Since the MPS introduced its biometric fingerprint reader a year ago, it has resulted in more than 13,000 positive identifications on London’s streets.
It says with the average time spent in custody as 15 hours per arrest – if other forms of ‘disposal’ were used as opposed to arrest – INK potentially saves around 180,000 hours of officers’ time not spent in custody but instead remaining on London’s streets.
Due to the success of the fingerprint readers, plans are in place to introduce a further 250 devices. In addition, at least one biometric device will be placed within each custody suite across the capital.
Since the initial rollout of 120 devices in August 2018, which was the largest UK police force deployment of a fingerprint biometric scanner, the number of checks made per year went from around 1,500 to more than 31,000.
As of February this year, a further 480 devices were rolled out, bringing the total to 600 in use in the MPS.
More than 9,000 officers have been trained to use the fingerprint readers and this is set to increase with additional funding of £170,000 for the extra devices. These biometric readers will be with frontline officers by early 2020 while the devices issued to custody suites will be delivered by the end of the year.
Superintendent Adrian Hutchinson from the MPS’s Transformation Directorate, who is leading the project, said: “It remains our priority to be at the forefront of technology in order to make the best use of it; to fight crime and bring criminals to justice.
“I am very proud of how the Met is making this investment and has developed our own device that is proving to be an essential piece of kit, enabling our officers to identify more offenders, intervene before crimes are committed, locate fugitives or missing persons and save valuable time in transporting suspects to custody.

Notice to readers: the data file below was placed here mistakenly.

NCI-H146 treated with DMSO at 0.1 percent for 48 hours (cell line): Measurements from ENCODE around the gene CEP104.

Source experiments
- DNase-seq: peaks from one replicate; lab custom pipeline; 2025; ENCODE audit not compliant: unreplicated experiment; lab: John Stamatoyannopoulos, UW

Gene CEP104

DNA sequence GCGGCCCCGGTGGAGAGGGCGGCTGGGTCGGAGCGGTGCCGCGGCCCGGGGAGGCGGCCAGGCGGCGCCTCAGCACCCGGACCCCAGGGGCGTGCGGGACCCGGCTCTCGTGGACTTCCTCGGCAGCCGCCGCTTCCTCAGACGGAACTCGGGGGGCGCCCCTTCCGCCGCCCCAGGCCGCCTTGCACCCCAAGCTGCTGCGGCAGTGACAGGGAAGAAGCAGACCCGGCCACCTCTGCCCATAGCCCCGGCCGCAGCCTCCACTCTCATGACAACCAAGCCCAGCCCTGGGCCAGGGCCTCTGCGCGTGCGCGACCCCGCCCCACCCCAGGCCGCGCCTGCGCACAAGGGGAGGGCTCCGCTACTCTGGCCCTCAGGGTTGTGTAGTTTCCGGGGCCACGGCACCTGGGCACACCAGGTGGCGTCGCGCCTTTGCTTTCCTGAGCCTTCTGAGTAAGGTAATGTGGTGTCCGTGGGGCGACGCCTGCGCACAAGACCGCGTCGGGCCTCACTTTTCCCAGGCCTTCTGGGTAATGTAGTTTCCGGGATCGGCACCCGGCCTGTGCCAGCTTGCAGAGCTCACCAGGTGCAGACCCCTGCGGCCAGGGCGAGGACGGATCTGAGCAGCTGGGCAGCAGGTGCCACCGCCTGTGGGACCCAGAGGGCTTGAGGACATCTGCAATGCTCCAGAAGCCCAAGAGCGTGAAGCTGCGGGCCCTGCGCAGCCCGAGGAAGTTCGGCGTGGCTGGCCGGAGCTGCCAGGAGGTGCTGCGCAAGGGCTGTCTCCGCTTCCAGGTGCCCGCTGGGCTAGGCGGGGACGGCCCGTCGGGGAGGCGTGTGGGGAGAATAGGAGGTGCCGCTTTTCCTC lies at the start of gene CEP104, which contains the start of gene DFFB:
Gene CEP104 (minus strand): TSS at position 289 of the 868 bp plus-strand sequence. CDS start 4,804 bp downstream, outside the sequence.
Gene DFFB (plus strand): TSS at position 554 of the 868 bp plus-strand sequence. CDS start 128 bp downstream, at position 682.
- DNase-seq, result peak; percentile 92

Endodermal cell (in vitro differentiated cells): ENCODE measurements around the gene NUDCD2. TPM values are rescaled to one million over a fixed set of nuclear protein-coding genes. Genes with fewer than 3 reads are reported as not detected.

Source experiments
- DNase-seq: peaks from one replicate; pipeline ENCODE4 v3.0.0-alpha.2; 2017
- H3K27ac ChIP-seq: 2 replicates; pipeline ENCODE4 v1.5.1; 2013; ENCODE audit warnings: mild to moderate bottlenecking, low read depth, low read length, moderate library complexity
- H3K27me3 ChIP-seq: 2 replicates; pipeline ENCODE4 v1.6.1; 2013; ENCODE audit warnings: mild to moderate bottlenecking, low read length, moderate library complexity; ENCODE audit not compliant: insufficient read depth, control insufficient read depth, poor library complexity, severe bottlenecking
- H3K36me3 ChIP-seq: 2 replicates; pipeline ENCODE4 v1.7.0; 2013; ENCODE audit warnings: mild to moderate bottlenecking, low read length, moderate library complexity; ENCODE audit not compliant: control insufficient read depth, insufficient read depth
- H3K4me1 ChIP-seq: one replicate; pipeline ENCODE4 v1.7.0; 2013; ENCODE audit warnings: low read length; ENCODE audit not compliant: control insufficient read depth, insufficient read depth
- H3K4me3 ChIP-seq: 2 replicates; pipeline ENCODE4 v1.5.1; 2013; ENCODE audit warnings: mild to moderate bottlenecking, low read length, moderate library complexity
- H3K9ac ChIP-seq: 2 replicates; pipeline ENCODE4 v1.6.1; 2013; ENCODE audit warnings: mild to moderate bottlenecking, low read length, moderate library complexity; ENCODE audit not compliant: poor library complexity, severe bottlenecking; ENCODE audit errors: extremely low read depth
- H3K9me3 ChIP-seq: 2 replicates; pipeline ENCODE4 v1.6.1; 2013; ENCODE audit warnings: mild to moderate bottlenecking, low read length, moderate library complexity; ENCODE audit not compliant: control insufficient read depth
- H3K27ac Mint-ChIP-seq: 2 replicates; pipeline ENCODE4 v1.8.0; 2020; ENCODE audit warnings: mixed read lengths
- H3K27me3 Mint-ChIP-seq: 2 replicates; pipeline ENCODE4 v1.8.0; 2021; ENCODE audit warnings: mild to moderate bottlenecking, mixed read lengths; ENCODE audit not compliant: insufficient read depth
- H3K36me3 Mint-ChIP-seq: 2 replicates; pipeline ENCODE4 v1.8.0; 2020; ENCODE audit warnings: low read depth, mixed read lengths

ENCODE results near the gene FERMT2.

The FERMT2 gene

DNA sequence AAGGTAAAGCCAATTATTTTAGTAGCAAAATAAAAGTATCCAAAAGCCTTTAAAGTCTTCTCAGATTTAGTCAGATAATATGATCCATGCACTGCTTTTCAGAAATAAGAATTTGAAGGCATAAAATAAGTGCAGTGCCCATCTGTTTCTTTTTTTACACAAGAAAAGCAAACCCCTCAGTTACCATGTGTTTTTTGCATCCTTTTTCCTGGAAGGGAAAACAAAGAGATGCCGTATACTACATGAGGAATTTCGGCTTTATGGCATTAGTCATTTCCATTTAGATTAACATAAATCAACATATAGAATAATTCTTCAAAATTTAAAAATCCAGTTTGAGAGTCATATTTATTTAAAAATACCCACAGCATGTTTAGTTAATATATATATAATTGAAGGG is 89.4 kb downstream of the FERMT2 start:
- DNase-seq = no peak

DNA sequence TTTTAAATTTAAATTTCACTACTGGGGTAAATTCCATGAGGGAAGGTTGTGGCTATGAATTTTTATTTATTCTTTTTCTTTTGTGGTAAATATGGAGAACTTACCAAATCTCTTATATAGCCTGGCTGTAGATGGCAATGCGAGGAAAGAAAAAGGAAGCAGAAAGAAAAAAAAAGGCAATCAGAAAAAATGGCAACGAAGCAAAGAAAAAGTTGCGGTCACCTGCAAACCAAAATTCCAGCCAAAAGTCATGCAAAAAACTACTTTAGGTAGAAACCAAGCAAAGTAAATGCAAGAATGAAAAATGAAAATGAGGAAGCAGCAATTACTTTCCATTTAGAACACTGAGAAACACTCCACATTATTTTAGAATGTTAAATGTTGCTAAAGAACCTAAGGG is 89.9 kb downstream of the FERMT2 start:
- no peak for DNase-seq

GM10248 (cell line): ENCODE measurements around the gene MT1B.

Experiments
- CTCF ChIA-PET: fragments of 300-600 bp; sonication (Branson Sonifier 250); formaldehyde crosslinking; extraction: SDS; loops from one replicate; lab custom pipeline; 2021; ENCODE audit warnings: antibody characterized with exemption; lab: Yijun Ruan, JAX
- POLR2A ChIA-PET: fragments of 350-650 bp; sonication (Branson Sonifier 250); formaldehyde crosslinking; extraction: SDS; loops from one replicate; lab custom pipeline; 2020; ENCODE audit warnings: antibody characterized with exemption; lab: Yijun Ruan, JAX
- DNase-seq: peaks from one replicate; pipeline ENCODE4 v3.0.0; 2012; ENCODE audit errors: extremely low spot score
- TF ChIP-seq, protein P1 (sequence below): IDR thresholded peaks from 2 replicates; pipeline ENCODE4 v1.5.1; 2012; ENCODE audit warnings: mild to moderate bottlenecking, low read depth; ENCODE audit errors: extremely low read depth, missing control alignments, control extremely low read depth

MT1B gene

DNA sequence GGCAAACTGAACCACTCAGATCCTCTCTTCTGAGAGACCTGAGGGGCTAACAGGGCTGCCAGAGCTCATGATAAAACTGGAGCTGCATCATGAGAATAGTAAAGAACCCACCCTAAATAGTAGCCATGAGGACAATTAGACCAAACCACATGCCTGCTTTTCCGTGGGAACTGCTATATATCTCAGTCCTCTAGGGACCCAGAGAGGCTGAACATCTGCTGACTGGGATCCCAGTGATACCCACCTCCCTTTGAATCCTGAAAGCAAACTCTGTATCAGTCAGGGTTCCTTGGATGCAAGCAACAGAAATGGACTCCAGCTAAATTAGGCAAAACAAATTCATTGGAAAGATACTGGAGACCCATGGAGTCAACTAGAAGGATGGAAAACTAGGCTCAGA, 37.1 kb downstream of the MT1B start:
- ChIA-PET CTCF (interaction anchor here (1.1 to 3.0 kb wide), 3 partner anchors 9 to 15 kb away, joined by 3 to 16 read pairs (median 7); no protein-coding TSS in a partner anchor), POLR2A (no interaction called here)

“The efficiencies are great. We believe that routine deployment of the INK biometric device is decreasing crime and helping to reduce re-offending, and with suspects becoming more aware that police have this technology they are less likely to supply false details, which saves time. While allowing police to remain operationally visible, device usage is increasing public confidence and providing value for money for taxpayers.”
He said the speed and accuracy of the readings has proved invaluable to frontline officers and has enabled them to identify offenders who might otherwise have evaded arrest by giving false details.
“The next step in quantifying the device’s usage will involve the Met’s in-house developers, through the Digital Policing division and the Transformation Directorate, to build into the existing Met systems a method in which custody officers can account for whether the arrest was made as a direct result of INK’s positive identification,” added Supt Hutchinson.
He said the MPS has loaned devices to several UK forces and agencies, including the two Welsh forces and the National Crime Agency, with further interest from a number of other Home Office departments and international police forces.
In addition, the MPS is pioneering the potential for global applications of this technology through legitimately accessing wider databases for the detection and apprehension of wanted offenders.